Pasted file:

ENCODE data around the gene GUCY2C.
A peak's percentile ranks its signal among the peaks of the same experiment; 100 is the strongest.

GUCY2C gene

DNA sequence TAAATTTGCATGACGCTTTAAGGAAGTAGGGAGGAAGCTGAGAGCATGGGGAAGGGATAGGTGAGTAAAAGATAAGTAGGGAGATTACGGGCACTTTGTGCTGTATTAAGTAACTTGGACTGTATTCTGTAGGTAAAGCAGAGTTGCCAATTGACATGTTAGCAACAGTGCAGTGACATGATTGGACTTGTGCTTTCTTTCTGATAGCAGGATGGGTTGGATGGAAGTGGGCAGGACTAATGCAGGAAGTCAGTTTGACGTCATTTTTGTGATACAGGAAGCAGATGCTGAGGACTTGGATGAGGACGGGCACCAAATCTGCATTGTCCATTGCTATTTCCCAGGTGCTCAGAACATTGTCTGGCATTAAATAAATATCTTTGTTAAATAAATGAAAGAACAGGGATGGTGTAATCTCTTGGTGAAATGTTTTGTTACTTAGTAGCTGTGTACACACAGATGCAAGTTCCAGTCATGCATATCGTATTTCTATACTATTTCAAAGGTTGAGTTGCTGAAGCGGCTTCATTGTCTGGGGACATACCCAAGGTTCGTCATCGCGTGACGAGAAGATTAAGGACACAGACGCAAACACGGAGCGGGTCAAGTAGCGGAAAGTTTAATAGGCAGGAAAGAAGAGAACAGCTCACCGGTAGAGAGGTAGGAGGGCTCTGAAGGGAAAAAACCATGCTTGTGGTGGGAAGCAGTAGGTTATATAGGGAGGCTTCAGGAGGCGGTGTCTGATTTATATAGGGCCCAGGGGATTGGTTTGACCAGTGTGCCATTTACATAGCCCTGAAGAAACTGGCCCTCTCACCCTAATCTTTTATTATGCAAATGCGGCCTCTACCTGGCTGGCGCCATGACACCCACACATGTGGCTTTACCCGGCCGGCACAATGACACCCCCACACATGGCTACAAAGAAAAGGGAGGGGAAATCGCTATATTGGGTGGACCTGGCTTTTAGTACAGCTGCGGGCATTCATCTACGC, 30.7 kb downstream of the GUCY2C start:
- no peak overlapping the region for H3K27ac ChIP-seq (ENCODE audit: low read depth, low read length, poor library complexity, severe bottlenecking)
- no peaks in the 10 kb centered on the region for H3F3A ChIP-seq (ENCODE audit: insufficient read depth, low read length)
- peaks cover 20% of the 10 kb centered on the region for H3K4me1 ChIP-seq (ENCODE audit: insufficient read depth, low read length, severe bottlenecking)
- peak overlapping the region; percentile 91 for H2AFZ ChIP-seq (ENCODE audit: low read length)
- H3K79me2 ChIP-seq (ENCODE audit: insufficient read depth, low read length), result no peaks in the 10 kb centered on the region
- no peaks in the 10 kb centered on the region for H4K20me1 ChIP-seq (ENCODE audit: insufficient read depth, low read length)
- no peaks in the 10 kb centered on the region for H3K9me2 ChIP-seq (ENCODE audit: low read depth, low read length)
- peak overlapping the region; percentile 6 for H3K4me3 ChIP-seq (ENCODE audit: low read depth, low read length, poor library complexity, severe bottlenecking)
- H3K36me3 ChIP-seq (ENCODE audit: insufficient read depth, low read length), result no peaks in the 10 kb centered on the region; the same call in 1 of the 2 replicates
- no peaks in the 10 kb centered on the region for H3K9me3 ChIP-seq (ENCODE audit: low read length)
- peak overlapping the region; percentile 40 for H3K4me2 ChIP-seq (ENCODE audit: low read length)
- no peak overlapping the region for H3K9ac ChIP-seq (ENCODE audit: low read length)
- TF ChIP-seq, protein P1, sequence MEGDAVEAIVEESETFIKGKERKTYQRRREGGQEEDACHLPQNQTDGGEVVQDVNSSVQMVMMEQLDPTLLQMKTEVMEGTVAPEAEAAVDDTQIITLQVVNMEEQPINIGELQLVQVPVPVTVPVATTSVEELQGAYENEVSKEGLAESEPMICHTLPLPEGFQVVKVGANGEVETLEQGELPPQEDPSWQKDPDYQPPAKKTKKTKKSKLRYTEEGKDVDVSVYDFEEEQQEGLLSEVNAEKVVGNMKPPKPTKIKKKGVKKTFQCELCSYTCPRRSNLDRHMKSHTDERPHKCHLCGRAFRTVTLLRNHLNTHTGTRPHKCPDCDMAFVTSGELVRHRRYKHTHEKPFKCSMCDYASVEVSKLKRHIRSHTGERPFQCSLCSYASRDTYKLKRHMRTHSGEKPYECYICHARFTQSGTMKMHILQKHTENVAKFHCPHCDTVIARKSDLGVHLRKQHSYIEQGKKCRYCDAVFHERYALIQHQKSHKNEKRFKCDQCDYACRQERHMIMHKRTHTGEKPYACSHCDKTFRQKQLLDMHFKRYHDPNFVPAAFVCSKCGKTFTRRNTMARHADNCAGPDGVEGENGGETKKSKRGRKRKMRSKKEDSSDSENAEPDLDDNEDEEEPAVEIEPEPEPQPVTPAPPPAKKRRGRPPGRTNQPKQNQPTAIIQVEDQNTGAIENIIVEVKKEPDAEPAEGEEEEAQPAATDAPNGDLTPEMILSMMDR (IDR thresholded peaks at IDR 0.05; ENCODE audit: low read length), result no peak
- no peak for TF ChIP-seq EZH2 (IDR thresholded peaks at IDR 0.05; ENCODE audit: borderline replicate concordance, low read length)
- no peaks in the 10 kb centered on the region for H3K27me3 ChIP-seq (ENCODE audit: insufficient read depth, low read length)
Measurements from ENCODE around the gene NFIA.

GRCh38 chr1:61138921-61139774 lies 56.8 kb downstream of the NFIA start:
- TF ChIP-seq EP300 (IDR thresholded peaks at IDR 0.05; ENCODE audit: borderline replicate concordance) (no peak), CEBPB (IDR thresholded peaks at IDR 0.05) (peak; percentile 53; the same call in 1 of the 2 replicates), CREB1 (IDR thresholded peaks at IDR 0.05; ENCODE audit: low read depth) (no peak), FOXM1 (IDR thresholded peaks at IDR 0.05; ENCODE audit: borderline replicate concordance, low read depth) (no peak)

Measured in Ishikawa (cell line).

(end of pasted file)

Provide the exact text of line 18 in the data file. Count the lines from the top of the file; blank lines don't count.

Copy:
- no peak for TF ChIP-seq EZH2 (IDR thresholded peaks at IDR 0.05; ENCODE audit: borderline replicate concordance, low read length)